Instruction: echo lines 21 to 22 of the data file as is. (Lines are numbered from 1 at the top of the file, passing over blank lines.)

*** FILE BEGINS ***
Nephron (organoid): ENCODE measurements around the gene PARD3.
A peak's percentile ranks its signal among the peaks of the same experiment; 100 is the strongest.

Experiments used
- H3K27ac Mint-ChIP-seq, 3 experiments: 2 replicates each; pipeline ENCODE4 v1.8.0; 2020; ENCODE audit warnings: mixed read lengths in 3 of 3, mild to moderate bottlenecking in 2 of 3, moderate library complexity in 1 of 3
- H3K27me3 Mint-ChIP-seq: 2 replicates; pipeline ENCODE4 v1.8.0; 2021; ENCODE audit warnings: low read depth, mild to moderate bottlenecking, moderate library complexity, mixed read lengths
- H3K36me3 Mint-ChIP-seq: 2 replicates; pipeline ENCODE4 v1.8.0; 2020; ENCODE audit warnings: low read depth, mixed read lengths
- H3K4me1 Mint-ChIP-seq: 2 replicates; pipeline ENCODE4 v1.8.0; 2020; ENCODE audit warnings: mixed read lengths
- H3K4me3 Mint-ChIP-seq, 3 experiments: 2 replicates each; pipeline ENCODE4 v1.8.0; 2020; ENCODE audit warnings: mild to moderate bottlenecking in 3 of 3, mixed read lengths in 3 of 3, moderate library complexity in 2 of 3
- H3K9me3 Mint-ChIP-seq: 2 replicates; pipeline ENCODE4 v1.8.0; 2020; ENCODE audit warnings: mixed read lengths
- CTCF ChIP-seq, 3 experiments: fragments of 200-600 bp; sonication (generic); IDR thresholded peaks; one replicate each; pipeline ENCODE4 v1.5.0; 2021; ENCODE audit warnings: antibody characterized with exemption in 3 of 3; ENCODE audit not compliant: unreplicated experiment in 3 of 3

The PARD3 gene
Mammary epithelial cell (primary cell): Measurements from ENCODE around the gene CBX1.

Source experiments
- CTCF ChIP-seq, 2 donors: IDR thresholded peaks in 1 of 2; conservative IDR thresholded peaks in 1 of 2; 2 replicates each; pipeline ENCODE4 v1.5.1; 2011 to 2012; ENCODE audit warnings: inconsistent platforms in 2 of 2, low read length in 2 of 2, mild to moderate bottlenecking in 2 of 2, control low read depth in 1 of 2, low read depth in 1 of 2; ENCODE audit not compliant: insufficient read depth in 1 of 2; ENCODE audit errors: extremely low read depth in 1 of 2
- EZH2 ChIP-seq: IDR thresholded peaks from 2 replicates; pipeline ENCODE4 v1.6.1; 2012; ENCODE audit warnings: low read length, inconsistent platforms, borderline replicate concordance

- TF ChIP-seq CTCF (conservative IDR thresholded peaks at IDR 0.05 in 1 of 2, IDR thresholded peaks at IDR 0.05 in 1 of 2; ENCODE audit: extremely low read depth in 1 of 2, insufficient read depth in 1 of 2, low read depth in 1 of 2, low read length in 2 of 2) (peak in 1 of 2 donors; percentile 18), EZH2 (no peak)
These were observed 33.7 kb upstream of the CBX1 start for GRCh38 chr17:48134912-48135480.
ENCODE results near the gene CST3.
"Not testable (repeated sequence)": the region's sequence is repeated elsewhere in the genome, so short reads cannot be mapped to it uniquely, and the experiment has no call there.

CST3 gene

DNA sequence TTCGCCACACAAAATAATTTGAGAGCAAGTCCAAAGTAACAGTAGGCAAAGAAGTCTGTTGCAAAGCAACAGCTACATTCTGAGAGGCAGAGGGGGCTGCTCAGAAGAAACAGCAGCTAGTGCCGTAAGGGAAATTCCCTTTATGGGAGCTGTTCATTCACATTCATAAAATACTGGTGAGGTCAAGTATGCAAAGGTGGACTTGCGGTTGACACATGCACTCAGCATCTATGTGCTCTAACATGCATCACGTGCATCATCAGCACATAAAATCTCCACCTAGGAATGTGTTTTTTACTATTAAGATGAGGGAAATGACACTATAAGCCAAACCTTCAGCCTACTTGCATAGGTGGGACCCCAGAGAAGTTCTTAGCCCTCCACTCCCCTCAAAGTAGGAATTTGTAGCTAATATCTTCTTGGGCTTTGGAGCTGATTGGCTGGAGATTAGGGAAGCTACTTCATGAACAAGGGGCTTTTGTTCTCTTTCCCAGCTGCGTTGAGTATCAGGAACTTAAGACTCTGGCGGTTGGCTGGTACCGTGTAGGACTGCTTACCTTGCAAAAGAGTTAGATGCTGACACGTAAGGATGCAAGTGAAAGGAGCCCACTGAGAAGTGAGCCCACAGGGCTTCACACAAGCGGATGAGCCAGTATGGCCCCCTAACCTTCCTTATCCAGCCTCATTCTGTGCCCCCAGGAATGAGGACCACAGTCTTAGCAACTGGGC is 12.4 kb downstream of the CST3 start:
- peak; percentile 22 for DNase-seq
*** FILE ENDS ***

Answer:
DNA sequence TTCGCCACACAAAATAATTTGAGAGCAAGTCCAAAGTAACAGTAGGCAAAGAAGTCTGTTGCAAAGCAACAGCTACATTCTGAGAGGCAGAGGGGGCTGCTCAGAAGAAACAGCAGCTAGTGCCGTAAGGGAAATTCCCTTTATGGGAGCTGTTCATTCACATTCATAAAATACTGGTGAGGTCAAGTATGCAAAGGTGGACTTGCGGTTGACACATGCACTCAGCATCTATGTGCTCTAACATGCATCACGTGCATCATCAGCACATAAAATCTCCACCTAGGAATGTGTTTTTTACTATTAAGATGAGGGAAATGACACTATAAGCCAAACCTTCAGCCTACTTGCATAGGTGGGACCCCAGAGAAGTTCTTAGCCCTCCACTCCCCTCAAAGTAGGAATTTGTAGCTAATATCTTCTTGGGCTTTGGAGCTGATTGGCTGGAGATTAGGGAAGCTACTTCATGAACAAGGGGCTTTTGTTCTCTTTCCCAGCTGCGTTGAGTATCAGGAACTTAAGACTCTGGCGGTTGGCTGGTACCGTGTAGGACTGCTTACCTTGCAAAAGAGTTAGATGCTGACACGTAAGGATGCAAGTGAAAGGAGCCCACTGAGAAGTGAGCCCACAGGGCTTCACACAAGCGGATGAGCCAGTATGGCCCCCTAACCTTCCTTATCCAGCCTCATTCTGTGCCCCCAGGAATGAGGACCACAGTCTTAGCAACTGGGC is 12.4 kb downstream of the CST3 start:
- peak; percentile 22 for DNase-seq